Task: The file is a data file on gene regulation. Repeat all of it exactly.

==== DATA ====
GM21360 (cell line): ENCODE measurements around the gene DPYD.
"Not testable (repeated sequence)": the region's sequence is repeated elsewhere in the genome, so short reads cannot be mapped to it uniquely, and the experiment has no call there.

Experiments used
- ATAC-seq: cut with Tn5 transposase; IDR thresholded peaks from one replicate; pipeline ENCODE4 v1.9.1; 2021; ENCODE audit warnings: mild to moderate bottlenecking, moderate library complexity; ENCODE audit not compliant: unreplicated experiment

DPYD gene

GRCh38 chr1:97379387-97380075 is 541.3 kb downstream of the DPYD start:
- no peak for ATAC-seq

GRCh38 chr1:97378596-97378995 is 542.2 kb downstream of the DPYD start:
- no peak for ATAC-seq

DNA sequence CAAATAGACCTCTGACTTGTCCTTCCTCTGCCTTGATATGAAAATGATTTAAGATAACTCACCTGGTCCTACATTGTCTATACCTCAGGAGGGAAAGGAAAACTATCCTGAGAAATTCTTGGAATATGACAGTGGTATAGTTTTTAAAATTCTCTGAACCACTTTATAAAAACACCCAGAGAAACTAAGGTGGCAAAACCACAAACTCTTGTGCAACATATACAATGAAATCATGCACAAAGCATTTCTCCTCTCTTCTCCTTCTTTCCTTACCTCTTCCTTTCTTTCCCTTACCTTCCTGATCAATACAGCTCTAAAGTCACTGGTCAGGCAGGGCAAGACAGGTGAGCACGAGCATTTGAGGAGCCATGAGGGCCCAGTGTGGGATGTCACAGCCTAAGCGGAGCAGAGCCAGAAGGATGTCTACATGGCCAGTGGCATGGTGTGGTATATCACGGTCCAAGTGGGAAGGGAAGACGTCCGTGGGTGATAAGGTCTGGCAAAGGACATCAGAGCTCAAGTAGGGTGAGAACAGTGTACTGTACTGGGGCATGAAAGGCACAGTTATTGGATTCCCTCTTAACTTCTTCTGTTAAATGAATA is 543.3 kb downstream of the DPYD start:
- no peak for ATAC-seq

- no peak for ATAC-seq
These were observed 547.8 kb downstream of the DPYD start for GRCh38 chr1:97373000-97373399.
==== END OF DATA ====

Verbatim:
GM21360 (cell line): ENCODE measurements around the gene DPYD.
"Not testable (repeated sequence)": the region's sequence is repeated elsewhere in the genome, so short reads cannot be mapped to it uniquely, and the experiment has no call there.

Experiments used
- ATAC-seq: cut with Tn5 transposase; IDR thresholded peaks from one replicate; pipeline ENCODE4 v1.9.1; 2021; ENCODE audit warnings: mild to moderate bottlenecking, moderate library complexity; ENCODE audit not compliant: unreplicated experiment

DPYD gene

GRCh38 chr1:97379387-97380075 is 541.3 kb downstream of the DPYD start:
- no peak for ATAC-seq

GRCh38 chr1:97378596-97378995 is 542.2 kb downstream of the DPYD start:
- no peak for ATAC-seq

DNA sequence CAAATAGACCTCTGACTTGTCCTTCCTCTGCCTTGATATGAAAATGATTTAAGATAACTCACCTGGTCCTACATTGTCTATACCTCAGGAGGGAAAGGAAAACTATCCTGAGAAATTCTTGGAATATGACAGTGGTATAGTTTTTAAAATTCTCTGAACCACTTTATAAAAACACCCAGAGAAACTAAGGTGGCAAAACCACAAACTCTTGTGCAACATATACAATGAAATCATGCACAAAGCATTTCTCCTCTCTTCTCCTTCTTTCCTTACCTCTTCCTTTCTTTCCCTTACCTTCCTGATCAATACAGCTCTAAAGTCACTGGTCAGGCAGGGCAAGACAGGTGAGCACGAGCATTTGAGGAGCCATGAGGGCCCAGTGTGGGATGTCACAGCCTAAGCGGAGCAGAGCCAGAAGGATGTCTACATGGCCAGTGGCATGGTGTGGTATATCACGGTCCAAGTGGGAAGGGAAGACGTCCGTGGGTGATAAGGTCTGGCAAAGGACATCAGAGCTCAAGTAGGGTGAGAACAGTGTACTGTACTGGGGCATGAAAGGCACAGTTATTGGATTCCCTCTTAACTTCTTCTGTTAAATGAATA is 543.3 kb downstream of the DPYD start:
- no peak for ATAC-seq

- no peak for ATAC-seq
These were observed 547.8 kb downstream of the DPYD start for GRCh38 chr1:97373000-97373399.